By a delegate to Labour Party conference
At this year’s Labour Party conference there were major debates on rail renationalisation and extending council housing. Both arose from “minority reports” coming out of the National Policy Forum (NPF).
On both of these issues the leadership was defeated because all the trade unions supported both positions. The support in the CLP section on the council housing issue was also overwhelming. The contemporary issues chosen (apart from Iraq) were uncontentious and represented a consolidation of the trade union “accord” at the Warwick NPF held in July.
What was not on the agenda of the conference was also significant: there was no “minority report” on improving employment rights, this being an issue resisted by the Government in negotiations at Warwick and not pushed by the unions. There was no mention of the Civil Service job cuts either, despite the issue being one that also affects other public service unions.
Attempts to improve party democracy did not succeed this year. After the success of extending the number of contemporary motions last year, this time the union vote was split and neither of the proposed improvements to the representation of CLP delegates at conference or on the CLP section of the National Executive succeeded. The constitutional amendment on the election of party chair was also defeated. This post remains appointed by the party leadership.
There were many left fringe meetings at conference, all well attended as in previous years, despite an obvious shrinkage of CLP delegates attending the conference. This shrinkage reflects the demoralisation of party activists and their perception that the conference is a stage for the leadership to get media coverage, not something for party members.
The Labour Against the War fringe meeting was packed out. There were eyewitness accounts from Iraq, and left Labour MPs speaking, as well as a link-up with the brother of Kenneth Bigley. The Socialist Campaign Group/Labour Representation Committee rally on the last night was also well attended.
Tony Woodley and Kevin Curran spoke and were challenged as to their unions’ stance on the Iraq vote taking place the next day. Campaign Group MPs called on people at the rally to continue to ensure that the opinions of ordinary Labour Party members are heard on Iraq and the many other issues of concern in the party.
At this year’s conference there was a collective amnesia about the split in the party on the issue of the war in Iraq. Delegates who had opposed the war got up to say that we must all leave this behind and all pull together to rebuild Iraq. Unions that had opposed the war agreed an NEC statement, carried overwhelmingly, that firmly shut away the destabilising aspects of Blair’s decision to go to war. A critical motion that called for a date to be set for early withdrawal of troops was defeated 80% to 20%, with the vote in the union section even higher: 90% to 10%. This was particularly ironic as at TUC not two weeks previously the vast majority of unions had supported a similarly worded motion!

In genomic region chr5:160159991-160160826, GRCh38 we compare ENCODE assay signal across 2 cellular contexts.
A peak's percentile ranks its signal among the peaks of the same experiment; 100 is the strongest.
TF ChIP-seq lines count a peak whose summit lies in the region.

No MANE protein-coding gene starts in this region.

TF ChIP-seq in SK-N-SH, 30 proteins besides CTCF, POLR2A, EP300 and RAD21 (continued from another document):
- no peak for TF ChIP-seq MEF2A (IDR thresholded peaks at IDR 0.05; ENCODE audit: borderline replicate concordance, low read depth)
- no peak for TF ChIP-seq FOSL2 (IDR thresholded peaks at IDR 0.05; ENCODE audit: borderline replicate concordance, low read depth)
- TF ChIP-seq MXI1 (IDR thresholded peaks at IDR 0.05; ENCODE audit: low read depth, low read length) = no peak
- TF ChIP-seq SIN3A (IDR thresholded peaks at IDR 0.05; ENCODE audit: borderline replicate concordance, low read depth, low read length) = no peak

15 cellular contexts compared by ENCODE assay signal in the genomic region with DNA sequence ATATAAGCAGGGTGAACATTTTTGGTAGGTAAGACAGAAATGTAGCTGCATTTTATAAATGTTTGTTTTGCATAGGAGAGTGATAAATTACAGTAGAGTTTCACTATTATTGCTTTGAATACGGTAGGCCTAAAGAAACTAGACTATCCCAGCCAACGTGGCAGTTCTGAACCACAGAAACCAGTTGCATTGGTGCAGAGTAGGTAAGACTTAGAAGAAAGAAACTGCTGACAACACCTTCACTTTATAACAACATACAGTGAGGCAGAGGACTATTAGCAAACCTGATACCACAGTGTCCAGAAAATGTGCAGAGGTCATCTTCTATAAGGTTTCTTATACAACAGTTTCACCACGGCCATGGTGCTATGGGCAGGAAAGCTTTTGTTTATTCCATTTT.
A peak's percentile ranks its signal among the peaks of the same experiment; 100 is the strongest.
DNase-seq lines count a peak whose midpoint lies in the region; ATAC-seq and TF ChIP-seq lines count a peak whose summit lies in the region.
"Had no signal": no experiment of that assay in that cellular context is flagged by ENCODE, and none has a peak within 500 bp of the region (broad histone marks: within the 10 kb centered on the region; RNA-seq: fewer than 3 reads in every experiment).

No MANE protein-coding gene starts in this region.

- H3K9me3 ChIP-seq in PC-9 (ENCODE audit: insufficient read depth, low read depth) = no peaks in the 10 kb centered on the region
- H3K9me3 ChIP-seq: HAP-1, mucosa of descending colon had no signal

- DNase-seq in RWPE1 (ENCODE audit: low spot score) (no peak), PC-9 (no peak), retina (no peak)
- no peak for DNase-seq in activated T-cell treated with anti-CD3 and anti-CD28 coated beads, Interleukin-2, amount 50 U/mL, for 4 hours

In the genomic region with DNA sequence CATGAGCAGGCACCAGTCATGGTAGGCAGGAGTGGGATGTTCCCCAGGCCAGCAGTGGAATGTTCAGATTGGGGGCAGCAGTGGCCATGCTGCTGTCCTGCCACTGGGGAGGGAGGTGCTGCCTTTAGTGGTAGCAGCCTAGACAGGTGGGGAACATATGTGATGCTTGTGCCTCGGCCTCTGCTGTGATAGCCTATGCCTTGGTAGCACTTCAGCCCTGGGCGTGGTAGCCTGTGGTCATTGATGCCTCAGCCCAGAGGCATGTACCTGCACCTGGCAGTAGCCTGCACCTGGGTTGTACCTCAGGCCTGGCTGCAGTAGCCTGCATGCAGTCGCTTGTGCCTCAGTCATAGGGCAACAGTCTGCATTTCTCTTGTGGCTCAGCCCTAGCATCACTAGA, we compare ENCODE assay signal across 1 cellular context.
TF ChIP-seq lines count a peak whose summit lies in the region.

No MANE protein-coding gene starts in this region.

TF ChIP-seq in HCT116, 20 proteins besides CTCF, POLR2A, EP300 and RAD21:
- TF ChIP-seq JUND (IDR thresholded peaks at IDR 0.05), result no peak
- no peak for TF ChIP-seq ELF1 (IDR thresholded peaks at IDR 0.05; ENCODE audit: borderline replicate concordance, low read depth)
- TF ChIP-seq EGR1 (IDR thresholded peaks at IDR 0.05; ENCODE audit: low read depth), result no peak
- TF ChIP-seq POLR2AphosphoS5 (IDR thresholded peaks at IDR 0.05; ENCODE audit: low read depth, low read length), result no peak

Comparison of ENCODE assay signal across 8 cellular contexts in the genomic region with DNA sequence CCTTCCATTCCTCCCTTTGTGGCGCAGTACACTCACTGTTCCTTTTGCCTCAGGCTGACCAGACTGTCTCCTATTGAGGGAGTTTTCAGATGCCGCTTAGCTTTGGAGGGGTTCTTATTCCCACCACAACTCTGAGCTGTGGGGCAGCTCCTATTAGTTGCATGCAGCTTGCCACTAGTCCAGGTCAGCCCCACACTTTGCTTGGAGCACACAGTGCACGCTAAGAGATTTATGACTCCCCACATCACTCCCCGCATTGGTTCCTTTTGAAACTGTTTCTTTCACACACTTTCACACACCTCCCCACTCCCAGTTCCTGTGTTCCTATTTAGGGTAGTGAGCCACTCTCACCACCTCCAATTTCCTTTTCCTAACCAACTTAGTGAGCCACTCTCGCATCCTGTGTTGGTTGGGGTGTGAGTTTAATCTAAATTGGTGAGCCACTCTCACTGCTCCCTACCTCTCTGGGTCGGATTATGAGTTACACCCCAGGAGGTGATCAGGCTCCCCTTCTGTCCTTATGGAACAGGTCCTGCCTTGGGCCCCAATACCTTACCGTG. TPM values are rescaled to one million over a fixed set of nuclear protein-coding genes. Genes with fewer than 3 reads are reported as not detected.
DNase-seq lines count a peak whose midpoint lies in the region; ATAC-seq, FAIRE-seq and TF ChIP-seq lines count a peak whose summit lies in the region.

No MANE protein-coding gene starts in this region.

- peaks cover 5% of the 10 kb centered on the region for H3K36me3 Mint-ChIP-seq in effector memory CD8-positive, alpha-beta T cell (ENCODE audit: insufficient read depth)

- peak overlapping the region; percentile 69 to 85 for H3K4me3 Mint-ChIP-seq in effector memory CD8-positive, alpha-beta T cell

The reasons that the Iraq issue was put to bed on the Labour Party conference floor can be explained by it being the last conference before a probable general election. The stakes, however, are very high.
When the Iraq war was last properly discussed at the conference, in 2002, before the troops went in, there was a 40% vote against all military action in Iraq, and the vote for action stressed the need for the involvement of the UN. It probably reflected public opinion at the time.
Since then public opinion on the war has hardened and many more Labour Party members have left because of the war. This changed circumstance was not, however, reflected at this year’s conference.
The fig leaf used by the Blairites to cover their naked “save Tony” strategy was the support of some Iraqi trade unions for the Allawi government. In order to persuade the Big Four union delegations that they should oppose the critical motion, representatives of the Iraqi Federation of Trade Unions attended delegation meetings to argue against early withdrawal of troops, and to put the case that the decision on this should be down to Iraq’s elected Government rather than Labour Party conference.
At a fringe meeting supported by the Fabian Society, the Observer, LabourStart, War on Want and Unison, the position trumpeted was the need to build trade union organisation in Iraq, promote solidarity between British and Iraqi workers, and support provision of the basics of civil society — water, electricity, communications, jobs, homes.
Those, of course, are all vital for the people of Iraq. However, it is equally important for the democracy and political representation of the British labour movement that Tony Blair should be criticised at his own party conference for what we all know was a major and costly decision to wage war on Iraq.